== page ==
The Desaparecidos Dotted around the calles of Buenos Aires are thousands of subtle monuments to the Desaparecidos; people who disapeared during the dirty war of the 70s in Argentina, they vary from the colourfull paving slabs found throughout San Telmo, to the more sombre concrete blocks with brass plaques found in barrios such as San cristobal and Boedo. Not funded by the state they were usually paid for by the friends and families of the dissapeared. They are easy to miss if you arent looking for them, but these subtle reminders of a darker the past are there for those who want to look for them and add to the sense of history that pervades these streets.
The Mate Mate is a part of Argentina’s culture that is inescapable and rightly so.  At first it may seem bizarre, people sitting in groups in parks or offices drinking what looks like grass (yerba) and water out of a round cup like thing (gourd) through a straw (bombilla).  However once you try it and decide how best you like it – with sugar (dulce) or without (armargo), you too will succumb to its powers.  In Argentina everyone drinks mate and the sharing of mate is a social tradition that has been around for decades.  In the summer the popular way to drink mate is with ice and orange juice – known as tereré it is a more refreshing version of the traditional mate but just as addictive.  If you have not tried mate yet go and buy the necessary cheap equipment and see what all the fuss is about.
CineClubsCinema has been an integral part of Argentine History, the advent of CineClubs as an alternative to the larger comercial cinemas is not a new one, but it offers an alternative night out if you're tired of the same old bars and club scenes, or simply want to see some interesting independant cinema, these small CineClubs are set in residential areas, and unless you know where you are going, you would probably just walk stright past, and unless you have a reservation you probably can't get in anyway. Talking to people is the best way to find yourself invited to come, but here is a link to point you in the direction of one of the better known ones. Enjoy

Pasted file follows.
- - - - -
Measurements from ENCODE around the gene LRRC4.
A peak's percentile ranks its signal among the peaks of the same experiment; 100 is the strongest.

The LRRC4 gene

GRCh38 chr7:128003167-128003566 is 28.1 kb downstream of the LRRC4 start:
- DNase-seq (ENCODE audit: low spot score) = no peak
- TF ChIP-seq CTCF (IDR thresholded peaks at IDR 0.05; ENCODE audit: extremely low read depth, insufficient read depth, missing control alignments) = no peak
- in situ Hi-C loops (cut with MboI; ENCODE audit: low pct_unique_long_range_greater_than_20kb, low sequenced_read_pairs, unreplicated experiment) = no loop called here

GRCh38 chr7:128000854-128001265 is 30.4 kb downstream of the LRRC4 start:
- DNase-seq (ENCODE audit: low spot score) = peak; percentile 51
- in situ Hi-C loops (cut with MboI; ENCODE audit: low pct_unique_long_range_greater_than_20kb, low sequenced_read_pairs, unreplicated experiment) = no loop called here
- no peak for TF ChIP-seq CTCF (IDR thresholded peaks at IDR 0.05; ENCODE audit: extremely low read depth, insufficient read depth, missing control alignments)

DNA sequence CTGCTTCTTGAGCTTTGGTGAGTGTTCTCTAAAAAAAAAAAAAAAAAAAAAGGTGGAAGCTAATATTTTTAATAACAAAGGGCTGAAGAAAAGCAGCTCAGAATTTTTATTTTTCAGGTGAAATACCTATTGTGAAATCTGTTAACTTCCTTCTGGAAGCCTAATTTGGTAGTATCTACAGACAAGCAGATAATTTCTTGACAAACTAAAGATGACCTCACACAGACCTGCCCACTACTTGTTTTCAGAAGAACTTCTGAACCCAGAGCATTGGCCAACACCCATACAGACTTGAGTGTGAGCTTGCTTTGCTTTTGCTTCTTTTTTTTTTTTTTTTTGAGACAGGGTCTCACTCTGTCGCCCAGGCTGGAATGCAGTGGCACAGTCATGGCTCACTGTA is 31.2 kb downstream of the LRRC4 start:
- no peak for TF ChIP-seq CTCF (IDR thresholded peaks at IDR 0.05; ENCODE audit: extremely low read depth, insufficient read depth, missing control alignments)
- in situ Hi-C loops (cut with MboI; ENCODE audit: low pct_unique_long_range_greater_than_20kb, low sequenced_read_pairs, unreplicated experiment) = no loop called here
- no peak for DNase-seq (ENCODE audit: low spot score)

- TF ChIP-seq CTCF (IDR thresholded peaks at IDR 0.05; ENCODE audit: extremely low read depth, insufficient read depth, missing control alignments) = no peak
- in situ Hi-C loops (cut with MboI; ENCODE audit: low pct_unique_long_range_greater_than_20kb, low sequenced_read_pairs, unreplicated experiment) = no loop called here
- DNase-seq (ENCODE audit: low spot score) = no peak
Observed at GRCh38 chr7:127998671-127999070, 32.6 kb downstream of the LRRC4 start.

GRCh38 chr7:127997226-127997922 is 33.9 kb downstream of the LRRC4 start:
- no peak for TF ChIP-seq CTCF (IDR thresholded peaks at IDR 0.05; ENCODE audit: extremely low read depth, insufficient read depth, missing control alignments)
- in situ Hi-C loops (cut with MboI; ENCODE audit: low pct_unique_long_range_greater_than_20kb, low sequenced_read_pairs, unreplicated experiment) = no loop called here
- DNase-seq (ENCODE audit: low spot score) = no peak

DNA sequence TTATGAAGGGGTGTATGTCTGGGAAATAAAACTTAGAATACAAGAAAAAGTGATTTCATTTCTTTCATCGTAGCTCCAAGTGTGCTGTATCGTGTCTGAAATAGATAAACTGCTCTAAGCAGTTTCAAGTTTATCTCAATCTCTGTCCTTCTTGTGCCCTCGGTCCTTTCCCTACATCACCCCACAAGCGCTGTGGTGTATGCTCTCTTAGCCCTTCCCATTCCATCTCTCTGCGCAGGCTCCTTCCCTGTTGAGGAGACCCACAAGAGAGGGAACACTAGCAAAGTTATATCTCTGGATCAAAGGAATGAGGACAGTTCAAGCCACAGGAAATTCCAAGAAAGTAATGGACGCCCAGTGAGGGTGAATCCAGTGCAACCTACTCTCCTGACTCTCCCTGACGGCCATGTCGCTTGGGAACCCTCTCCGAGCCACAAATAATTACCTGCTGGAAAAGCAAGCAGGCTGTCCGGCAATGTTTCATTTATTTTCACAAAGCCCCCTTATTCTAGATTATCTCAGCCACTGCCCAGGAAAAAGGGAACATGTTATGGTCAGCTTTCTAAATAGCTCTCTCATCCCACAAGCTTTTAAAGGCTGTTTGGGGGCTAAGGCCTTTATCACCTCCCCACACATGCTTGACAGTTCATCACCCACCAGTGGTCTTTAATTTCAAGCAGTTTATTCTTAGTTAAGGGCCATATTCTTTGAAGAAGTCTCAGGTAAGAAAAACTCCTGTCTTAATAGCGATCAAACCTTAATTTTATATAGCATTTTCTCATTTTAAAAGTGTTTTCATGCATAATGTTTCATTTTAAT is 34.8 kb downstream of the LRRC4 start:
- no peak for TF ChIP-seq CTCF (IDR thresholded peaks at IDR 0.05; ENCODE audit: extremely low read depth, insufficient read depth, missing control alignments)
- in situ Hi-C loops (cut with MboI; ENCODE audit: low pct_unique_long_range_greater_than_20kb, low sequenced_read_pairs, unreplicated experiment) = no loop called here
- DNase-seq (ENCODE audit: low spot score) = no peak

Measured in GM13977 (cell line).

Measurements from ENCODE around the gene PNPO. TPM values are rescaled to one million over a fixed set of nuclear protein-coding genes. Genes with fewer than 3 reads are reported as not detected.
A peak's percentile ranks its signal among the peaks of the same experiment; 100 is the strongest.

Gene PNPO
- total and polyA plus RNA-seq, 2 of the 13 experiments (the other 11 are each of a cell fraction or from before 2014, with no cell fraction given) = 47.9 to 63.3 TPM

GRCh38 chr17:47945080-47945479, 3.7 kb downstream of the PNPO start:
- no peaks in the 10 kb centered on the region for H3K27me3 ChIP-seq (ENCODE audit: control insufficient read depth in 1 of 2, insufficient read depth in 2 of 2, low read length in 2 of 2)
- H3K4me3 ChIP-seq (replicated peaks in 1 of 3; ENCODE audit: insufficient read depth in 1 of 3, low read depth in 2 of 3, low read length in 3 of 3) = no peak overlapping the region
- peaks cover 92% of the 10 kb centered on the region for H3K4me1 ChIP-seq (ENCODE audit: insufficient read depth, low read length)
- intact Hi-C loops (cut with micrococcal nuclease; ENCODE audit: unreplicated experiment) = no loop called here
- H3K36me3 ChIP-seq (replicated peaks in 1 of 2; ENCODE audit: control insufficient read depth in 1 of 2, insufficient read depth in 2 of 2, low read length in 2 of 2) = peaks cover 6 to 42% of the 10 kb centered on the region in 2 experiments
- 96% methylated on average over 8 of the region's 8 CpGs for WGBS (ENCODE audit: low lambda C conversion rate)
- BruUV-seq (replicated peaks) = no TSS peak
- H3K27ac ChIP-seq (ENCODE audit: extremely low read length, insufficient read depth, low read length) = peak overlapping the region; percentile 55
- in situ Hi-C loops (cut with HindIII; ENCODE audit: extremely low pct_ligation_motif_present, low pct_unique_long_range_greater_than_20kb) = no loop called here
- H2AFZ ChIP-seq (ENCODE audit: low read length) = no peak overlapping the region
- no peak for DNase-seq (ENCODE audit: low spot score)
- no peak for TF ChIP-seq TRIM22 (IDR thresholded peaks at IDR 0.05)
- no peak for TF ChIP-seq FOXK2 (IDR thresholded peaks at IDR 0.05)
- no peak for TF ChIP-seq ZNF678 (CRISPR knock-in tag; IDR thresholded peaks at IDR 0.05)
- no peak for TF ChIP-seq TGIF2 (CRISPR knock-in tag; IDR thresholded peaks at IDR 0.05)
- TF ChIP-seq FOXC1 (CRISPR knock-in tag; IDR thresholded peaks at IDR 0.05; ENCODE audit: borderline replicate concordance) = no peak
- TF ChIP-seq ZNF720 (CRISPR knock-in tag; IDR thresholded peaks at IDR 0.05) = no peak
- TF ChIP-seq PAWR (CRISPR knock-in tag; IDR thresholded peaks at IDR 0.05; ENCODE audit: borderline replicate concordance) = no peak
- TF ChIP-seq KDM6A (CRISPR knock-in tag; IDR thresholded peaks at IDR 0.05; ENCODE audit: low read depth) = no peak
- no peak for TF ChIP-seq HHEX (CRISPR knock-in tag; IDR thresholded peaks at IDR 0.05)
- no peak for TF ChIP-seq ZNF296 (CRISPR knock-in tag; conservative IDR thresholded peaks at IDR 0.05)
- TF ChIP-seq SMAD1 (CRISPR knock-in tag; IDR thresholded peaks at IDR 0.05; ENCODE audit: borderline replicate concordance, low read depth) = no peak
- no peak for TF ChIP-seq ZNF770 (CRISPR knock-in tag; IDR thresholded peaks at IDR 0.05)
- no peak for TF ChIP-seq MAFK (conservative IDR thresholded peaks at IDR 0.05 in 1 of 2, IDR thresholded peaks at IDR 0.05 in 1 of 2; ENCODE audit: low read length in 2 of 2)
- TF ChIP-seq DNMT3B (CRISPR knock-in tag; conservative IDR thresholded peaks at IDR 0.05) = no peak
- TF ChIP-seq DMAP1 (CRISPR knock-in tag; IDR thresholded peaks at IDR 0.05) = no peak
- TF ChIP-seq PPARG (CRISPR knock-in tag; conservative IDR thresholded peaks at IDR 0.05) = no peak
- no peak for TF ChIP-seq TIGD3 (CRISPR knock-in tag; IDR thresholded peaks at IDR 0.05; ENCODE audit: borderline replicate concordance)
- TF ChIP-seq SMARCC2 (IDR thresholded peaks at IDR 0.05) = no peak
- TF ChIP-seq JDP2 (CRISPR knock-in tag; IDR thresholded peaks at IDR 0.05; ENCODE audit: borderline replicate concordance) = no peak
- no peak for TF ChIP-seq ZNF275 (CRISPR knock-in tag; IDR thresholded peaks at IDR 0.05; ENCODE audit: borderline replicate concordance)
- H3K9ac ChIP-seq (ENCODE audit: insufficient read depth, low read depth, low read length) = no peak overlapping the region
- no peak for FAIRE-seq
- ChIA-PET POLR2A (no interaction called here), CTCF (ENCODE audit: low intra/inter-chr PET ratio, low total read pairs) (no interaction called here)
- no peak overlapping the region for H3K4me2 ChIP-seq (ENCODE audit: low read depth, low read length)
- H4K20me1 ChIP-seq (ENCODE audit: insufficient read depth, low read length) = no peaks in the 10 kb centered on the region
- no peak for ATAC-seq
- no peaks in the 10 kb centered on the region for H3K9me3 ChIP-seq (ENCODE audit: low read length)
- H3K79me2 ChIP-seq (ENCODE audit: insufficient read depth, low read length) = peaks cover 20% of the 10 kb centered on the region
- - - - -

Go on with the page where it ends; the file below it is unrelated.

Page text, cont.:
http://www.cineclubmonamour.com/

Closed Door Restaurants A trend that has been rapidly increasing on the Buenos Aires restaurant scene is closed-door restaurants, also known as restaurant a puertas or simply puertas cerradas. These restaurants aren’t really restaurants, but rather dinners served by talented chefs who invite a select few guests into their private homes for an intimate dining experience. The cuisine is at the discretion of the chef, and usually entails a pre-set menu combining a creative mixture of dishes and flavours. At a closed door restaurant you will usually share a table with others, providing an opportunity to mix with local Argentineans and people from around the world. Though closed door restaurants are underground, their secret is out and can be scouted out without too much trouble on the internet.